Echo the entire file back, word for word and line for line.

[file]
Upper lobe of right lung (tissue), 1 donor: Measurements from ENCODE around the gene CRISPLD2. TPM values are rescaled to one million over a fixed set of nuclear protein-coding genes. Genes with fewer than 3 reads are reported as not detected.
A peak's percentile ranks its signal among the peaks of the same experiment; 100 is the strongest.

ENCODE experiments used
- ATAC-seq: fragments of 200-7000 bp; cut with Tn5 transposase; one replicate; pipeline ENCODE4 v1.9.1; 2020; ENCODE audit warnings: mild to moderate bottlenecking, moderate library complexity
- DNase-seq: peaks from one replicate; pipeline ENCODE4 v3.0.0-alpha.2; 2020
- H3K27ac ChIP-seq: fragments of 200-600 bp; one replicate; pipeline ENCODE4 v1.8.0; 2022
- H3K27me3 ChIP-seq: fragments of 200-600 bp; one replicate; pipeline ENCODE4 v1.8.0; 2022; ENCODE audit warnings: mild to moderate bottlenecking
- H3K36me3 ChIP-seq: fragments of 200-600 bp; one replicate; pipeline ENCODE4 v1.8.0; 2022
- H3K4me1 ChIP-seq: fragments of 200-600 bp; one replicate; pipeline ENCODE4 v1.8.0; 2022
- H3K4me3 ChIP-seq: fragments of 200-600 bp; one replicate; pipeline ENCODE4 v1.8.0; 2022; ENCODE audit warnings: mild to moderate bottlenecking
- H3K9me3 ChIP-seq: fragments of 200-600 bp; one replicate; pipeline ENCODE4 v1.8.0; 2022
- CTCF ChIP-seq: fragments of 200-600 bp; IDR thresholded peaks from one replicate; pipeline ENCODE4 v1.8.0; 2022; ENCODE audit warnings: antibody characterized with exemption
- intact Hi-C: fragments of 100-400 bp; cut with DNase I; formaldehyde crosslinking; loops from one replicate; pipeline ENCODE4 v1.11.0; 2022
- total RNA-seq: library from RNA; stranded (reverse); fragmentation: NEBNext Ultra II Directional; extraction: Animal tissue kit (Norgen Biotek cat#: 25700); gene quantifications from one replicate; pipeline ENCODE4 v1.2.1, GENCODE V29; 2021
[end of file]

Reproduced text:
Upper lobe of right lung (tissue), 1 donor: Measurements from ENCODE around the gene CRISPLD2. TPM values are rescaled to one million over a fixed set of nuclear protein-coding genes. Genes with fewer than 3 reads are reported as not detected.
A peak's percentile ranks its signal among the peaks of the same experiment; 100 is the strongest.

ENCODE experiments used
- ATAC-seq: fragments of 200-7000 bp; cut with Tn5 transposase; one replicate; pipeline ENCODE4 v1.9.1; 2020; ENCODE audit warnings: mild to moderate bottlenecking, moderate library complexity
- DNase-seq: peaks from one replicate; pipeline ENCODE4 v3.0.0-alpha.2; 2020
- H3K27ac ChIP-seq: fragments of 200-600 bp; one replicate; pipeline ENCODE4 v1.8.0; 2022
- H3K27me3 ChIP-seq: fragments of 200-600 bp; one replicate; pipeline ENCODE4 v1.8.0; 2022; ENCODE audit warnings: mild to moderate bottlenecking
- H3K36me3 ChIP-seq: fragments of 200-600 bp; one replicate; pipeline ENCODE4 v1.8.0; 2022
- H3K4me1 ChIP-seq: fragments of 200-600 bp; one replicate; pipeline ENCODE4 v1.8.0; 2022
- H3K4me3 ChIP-seq: fragments of 200-600 bp; one replicate; pipeline ENCODE4 v1.8.0; 2022; ENCODE audit warnings: mild to moderate bottlenecking
- H3K9me3 ChIP-seq: fragments of 200-600 bp; one replicate; pipeline ENCODE4 v1.8.0; 2022
- CTCF ChIP-seq: fragments of 200-600 bp; IDR thresholded peaks from one replicate; pipeline ENCODE4 v1.8.0; 2022; ENCODE audit warnings: antibody characterized with exemption
- intact Hi-C: fragments of 100-400 bp; cut with DNase I; formaldehyde crosslinking; loops from one replicate; pipeline ENCODE4 v1.11.0; 2022
- total RNA-seq: library from RNA; stranded (reverse); fragmentation: NEBNext Ultra II Directional; extraction: Animal tissue kit (Norgen Biotek cat#: 25700); gene quantifications from one replicate; pipeline ENCODE4 v1.2.1, GENCODE V29; 2021